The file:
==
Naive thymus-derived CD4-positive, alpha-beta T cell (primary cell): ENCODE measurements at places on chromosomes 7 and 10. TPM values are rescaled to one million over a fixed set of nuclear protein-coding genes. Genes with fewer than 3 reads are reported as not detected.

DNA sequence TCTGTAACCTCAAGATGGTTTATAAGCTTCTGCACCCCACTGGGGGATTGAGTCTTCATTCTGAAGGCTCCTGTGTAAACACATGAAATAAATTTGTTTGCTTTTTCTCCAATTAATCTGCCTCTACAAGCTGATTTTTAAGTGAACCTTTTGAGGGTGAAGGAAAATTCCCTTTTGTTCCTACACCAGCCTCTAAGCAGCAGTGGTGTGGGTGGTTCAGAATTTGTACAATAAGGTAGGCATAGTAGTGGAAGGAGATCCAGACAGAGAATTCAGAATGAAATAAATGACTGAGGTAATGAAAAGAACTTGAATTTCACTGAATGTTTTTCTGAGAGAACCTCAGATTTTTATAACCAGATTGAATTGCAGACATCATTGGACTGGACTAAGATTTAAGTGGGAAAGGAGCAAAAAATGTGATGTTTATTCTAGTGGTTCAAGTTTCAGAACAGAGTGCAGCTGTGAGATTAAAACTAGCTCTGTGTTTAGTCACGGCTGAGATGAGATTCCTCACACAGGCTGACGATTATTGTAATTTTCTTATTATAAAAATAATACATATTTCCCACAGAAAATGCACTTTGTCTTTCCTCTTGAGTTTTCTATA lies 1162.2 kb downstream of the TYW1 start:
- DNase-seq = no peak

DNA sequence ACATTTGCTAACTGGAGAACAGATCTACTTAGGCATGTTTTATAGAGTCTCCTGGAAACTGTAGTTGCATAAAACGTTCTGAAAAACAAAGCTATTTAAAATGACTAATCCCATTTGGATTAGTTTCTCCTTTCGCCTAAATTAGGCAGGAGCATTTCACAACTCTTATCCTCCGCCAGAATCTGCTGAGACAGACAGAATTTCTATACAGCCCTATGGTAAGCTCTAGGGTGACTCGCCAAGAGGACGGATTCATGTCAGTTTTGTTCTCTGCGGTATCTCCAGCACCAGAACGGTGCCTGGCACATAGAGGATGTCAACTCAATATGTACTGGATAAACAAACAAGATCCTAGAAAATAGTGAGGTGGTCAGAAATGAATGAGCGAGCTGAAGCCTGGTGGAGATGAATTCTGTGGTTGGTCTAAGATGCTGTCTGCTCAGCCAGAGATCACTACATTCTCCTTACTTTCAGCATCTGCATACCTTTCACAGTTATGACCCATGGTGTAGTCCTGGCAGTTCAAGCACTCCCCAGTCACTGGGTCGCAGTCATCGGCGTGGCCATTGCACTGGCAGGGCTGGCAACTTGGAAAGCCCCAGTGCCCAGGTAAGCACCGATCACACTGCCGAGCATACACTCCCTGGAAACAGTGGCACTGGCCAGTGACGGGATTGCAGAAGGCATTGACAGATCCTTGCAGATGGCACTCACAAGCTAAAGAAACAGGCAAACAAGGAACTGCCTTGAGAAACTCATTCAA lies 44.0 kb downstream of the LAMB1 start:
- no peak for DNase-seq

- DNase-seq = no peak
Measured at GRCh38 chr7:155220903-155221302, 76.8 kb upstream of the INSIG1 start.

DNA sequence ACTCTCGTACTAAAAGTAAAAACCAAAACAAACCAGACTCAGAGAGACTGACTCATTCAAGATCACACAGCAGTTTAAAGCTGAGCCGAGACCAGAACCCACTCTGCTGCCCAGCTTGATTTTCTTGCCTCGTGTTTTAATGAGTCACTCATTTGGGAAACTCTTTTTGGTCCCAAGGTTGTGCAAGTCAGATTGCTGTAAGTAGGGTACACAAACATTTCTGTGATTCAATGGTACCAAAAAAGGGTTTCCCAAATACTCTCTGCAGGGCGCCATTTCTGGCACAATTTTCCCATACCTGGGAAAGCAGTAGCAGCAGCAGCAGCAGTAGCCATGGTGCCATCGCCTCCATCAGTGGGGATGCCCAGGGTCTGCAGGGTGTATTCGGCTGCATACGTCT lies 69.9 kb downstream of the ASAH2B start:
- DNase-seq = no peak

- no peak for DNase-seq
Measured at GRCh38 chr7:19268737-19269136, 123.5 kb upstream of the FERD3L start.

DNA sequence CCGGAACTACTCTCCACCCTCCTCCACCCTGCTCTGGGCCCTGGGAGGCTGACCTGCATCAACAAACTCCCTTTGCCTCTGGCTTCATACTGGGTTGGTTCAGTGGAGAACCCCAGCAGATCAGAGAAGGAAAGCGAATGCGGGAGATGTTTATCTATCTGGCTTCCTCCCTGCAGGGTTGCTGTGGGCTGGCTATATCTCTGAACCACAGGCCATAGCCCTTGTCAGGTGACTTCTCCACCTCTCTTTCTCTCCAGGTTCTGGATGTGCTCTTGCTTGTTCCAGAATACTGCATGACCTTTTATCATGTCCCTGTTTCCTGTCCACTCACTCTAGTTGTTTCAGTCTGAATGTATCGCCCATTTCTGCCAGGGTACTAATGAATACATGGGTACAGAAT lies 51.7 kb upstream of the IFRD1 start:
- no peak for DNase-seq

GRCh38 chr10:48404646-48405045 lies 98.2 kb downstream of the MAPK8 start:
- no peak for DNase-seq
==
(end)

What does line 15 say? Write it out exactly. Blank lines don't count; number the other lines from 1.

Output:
- no peak for DNase-seq